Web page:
Earth trojan

An Earth trojan is an asteroid that orbits the Sun in the vicinity of the Earth–Sun Lagrangian points L4 (leading 60°) and L5 (trailing 60°), thus having an orbit similar to Earth's. Only one Earth trojan has so far been discovered. The name trojan was first used in 1906 for the Jupiter trojans, the asteroids that were observed near the Lagrangian points of Jupiter's orbit.


Asteroid 2010 TK7.jpg
2010 TK7, the only known Earth trojan, is located in the annotated green circle in the lower right.

L4 (leading)

L5 (trailing)

No known objects are currently thought to be L5 trojans of Earth.


2010 TK7 was discovered using the Wide-field Infrared Survey Explorer (WISE) satellite.

In February 2017, the OSIRIS-REx spacecraft performed a search from within the L4 region on its way to asteroid Bennu. No Earth trojans were discovered.

In mid 2017, the Hayabusa 2 spacecraft will search the L5 region while proceeding to asteroid Ryugu.


The orbits of any Earth trojans could make them less energetically costly to reach than the Moon, even though they will be hundreds of times more distant. Such asteroids could one day be useful as sources of elements that are rare near Earth's surface. On Earth, siderophiles such as iridium are difficult to find, having largely sunk to the core of the planet shortly after its formation. A small asteroid could be a rich source of such elements even if its overall composition is similar to Earth's; because of their small size, such bodies would lose heat much more rapidly than a planet once they had formed, and so would not have melted, a prerequisite for differentiation (even if they differentiated, the core would still be within reach). Their weak gravitational fields also would have inhibited significant separation of denser and lighter material; a mass the size of 2010 TK7 would exert a surface gravitational force of less than 0.00005 times that of Earth (although the asteroid's rotation could cause separation).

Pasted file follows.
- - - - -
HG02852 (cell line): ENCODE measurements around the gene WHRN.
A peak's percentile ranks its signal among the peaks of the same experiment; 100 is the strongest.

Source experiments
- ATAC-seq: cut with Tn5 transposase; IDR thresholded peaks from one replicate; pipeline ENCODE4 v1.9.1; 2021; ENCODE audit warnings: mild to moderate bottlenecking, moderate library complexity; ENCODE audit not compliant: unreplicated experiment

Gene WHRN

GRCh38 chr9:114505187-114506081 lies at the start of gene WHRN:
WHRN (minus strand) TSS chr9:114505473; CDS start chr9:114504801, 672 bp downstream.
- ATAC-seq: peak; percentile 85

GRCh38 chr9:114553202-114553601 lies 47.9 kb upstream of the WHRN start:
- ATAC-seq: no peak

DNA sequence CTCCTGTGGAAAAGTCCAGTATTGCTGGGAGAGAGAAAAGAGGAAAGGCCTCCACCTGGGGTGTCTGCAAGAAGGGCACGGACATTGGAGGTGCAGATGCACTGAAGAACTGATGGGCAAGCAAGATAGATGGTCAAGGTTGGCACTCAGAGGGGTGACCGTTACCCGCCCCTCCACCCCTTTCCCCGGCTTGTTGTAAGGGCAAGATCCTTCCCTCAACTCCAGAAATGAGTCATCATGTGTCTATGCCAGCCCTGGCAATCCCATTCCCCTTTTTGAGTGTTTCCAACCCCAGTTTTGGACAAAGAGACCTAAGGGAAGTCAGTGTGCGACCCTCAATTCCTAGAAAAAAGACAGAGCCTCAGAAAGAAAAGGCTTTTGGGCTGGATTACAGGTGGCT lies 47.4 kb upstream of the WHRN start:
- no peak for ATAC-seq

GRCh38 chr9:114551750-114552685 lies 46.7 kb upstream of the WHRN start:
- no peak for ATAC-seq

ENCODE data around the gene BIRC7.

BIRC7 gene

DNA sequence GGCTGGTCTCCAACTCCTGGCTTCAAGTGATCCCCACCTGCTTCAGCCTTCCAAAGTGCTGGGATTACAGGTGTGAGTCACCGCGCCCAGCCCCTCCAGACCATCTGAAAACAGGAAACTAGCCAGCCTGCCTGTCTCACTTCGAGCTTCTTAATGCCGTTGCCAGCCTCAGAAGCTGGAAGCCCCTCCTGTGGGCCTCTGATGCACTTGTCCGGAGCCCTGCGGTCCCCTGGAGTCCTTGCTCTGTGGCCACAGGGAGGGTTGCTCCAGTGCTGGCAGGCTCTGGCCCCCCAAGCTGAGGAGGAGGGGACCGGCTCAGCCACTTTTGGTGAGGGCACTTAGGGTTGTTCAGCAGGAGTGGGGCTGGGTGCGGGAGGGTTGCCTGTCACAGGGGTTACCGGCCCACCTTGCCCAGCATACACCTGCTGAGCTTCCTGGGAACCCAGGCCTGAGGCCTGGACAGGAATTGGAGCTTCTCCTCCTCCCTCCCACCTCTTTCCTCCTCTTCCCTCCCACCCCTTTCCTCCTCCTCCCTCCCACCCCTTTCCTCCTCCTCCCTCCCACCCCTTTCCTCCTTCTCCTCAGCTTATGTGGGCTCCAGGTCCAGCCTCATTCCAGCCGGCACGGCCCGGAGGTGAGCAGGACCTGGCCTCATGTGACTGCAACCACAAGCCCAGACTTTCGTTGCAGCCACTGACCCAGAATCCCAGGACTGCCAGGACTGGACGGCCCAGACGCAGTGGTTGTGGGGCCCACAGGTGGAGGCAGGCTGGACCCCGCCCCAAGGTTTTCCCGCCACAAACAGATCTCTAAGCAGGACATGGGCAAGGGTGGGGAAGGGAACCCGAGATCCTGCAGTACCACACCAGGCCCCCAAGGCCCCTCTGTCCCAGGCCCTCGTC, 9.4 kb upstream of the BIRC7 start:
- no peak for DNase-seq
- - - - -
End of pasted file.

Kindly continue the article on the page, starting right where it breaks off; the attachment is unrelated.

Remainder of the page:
A hypothetical planet-sized Earth trojan the size of Mars, given the name Theia, is thought by proponents of the giant-impact hypothesis to be the origin of the Moon. The hypothesis states that the Moon formed after Earth and Theia collided head-on, showering material from the two planets into space. This material eventually accreted around Earth and into a single orbiting body, the Moon.

At the same time, material from Theia mixed and combined with Earth's mantle and core. Supporters of the giant-impact hypothesis theorise that Earth's large core in relation to its overall volume is as a result of this combination.

Other companions of Earth

Several other small objects have been found on an orbital path associated with Earth. Although these objects are in 1:1 orbital resonance, they are not Earth trojans because they do not librate around a definite Sun–Earth Lagrangian point, either L4 or L5.

Earth has another noted companion, asteroid 3753 Cruithne. About 5 km across, it has a peculiar type of orbital resonance called an overlapping horseshoe, and is probably only a temporary liaison.

2016 HO3, an asteroid discovered on 27 April 2016, is possibly the most stable quasi-satellite of Earth.

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